Today (January 17th) marks Blue Monday, supposedly the most difficult day of the year, but a suicide prevention charity says feeling low can happen on any day of the year and that we need to be aware of how the pandemic is increasing those feelings amongst many of us.
What is Blue Monday?
'Blue Monday' is the name given to the third Monday in January and is supposedly the saddest or most depressing day of the year.
The name was reportedly coined by psychologist Cliff Arnall in 2005 when he was asked by UK travel company, Sky Travel to calculate a scientific equation for the 'January blues'.
Scientists have looked at the reasoning of the date, looking at factors including the distance from Christmas, the cold weather, Christmas debt and people failing their New Year's resolutions.
But, researchers have concluded that the idea that there can be one singular most depressing day for everyone is simply untrue.
What do the experts say?
Suicide prevention charity, Samaritans Cymru recognises that on top of the usual 'January blues', pandemic uncertainties continue.
It's now encouraging people to get their mugs out and share a drink with a friend, neighbour or colleague who may be struggling to cope.
It also said that despite the fact that winter is one of the harder seasons with dark days and frosty nights, Samaritans volunteers hear similar concerns all year round from those that contact the charity. The main concerns include mental health and illness, family and loneliness.
Samaritans Ambassador Dame Julie Walters thinks people can really make a difference to someone's day just by asking if they are OK.
She said: "People go through a range of emotions throughout the year so the idea of feeling blue on one day is a load of rubbish.
"I've had my fair share of blue days and have found solace in speaking to loved ones over a glass of something or two.
"It is a simple action that can go a long way, particularly now when so many people continue to feel isolated and lonely. It doesn't have to be Monday, or a cuppa, connecting with someone at any time during the year shows them you are there and ready to listen."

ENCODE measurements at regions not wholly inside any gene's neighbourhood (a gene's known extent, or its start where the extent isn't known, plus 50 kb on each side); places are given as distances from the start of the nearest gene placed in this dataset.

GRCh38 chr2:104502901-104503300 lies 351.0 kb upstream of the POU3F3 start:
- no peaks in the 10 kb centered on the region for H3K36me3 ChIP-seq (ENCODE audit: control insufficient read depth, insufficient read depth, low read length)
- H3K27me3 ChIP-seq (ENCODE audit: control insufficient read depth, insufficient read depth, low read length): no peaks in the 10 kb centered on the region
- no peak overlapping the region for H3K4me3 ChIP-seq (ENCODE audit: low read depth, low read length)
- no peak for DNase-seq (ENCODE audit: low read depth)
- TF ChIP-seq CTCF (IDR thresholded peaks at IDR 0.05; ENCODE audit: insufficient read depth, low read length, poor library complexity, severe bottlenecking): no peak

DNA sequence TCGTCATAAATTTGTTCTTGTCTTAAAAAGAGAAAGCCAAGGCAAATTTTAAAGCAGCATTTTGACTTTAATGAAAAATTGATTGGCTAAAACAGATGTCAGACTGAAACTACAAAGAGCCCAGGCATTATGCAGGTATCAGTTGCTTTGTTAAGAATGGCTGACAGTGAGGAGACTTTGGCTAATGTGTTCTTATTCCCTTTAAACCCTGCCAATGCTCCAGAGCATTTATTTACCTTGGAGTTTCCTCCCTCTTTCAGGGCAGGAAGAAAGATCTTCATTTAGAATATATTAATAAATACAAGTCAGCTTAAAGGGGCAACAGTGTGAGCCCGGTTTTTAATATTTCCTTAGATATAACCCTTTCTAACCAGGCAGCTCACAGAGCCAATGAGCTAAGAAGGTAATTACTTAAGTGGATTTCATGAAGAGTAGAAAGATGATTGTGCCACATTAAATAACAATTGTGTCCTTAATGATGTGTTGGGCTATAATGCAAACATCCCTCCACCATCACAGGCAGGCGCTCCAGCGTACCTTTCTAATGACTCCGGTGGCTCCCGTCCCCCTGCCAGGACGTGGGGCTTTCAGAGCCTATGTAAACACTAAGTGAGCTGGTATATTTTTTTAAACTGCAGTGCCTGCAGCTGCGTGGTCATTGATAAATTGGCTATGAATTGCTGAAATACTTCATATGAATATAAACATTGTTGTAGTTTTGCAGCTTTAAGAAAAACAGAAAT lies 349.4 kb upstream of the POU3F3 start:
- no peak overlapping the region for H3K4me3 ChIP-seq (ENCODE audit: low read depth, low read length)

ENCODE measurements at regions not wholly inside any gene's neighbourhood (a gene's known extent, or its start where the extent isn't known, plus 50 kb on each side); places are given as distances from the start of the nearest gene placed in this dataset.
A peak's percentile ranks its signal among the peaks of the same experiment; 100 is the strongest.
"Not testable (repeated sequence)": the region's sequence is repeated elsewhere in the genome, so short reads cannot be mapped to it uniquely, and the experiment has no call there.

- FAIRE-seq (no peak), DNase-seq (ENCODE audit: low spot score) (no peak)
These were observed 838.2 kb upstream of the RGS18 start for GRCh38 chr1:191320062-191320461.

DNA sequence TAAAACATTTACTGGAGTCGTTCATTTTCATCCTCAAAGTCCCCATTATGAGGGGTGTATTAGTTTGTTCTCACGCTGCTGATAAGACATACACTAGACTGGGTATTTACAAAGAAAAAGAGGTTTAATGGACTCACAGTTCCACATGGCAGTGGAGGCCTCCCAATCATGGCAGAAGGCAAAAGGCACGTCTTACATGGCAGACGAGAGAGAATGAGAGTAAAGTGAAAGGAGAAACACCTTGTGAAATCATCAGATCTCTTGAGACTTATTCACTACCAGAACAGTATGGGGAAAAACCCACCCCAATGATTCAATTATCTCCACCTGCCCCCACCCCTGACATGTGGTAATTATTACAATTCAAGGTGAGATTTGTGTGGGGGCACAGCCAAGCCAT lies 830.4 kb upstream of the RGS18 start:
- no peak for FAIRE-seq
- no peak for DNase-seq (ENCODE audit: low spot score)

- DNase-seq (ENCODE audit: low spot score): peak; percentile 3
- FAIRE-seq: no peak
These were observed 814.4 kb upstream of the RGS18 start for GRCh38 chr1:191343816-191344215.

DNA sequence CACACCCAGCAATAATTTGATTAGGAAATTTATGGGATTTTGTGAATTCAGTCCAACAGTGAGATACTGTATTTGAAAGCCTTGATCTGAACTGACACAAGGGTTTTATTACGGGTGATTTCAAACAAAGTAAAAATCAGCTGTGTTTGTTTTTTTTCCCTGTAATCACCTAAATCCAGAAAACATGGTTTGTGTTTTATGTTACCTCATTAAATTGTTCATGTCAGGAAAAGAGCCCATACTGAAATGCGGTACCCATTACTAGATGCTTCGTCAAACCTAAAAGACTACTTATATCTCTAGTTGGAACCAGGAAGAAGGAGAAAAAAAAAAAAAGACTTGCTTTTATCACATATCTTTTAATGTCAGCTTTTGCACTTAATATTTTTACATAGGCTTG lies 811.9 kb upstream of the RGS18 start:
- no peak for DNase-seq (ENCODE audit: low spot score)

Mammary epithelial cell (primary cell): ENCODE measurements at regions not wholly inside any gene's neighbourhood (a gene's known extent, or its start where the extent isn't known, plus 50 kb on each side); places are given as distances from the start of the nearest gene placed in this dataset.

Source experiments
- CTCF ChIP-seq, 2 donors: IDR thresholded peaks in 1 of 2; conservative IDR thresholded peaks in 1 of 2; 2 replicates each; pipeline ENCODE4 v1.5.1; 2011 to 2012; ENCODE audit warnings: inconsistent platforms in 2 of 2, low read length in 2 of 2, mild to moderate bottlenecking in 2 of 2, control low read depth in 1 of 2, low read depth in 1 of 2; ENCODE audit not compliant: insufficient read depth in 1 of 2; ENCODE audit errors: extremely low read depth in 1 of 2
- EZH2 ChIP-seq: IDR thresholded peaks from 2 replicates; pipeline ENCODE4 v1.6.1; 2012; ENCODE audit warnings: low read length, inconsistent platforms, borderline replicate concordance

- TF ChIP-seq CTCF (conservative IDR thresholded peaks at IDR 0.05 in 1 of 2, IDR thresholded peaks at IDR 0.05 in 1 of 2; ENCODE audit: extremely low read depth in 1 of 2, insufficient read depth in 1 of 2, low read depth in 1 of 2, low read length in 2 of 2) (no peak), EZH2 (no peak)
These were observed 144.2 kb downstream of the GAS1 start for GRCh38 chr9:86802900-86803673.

Artists who have experience of mental health struggles, including Cardiff-based Nathan Wyburn who found fame on Britain's Got Talent have also created uplifting illustrations that share a message of connection with others over a cup of something and a catch up.
Nathan Wyburn has had his own mental health struggles and anxiety but he credits the power of talking in his recovery.
Nathan is known for creating art with food and has created a portrait showing two people connecting, made with coffee and biscuits.
He said: "Having suffered with anxiety, panic attacks and bouts of depression for many years, I know first-hand how difficult it can be to do anything in those moments, let alone talk - but take it from me, once you open up about how you're feeling, it can be life-changing.
"I'm so proud to be supporting Brew Monday and really hope my coffee art catches someone's eye and makes them think to pick up the phone to a friend.
"You never know just how much a simple conversation could help someone."
Things you can do if you're having a difficult day
Mindfulness meditation has a number of positive health benefits, including improving your immune system function and reducing stress and anxiety.
All you need to do is find somewhere quiet and relaxing, and dedicate a minimum of 15 minutes to freeing your mind of thoughts.
For those who stare at screens all day, your brain can start to feel tired and lacking in creativity. Reading can help reactivate your brain, improve your concentration and can also help you relax.
With remote working a permanent part of many peoples lives, socially interacting with work colleagues or friends can be hard. But social interaction is extremely important for keeping your brain energised and educated.
Physical exercise is proven to have a positive effect on your mental health, providing more oxygen-rich blood to your brain, giving you greater mental stimulation.
Even a small amount of exercise, whether it be a few minutes walking, jogging or a few stretches, will help to stabilise your mood and increase focus and attention.
Deep breathing will help you focus and feel energised throughout your day. Sit or lie in a comfortable position, keeping your legs and spine straight and place one hand on your abdomen and one on your chest.
Then inhale slowly and deeply through your nose and into your abdomen, until your lungs are full. Pause for a few seconds, then exhale slowly through the mouth, making a quiet whooshing sound, until your lungs are empty. Repeat the process until you start to feel calmer.
When life is difficult, Samaritans are here – day or night, 365 days a year. You can call them for free on 116 123, email them at email@example.com, or visit www.samaritans.org to find your nearest branch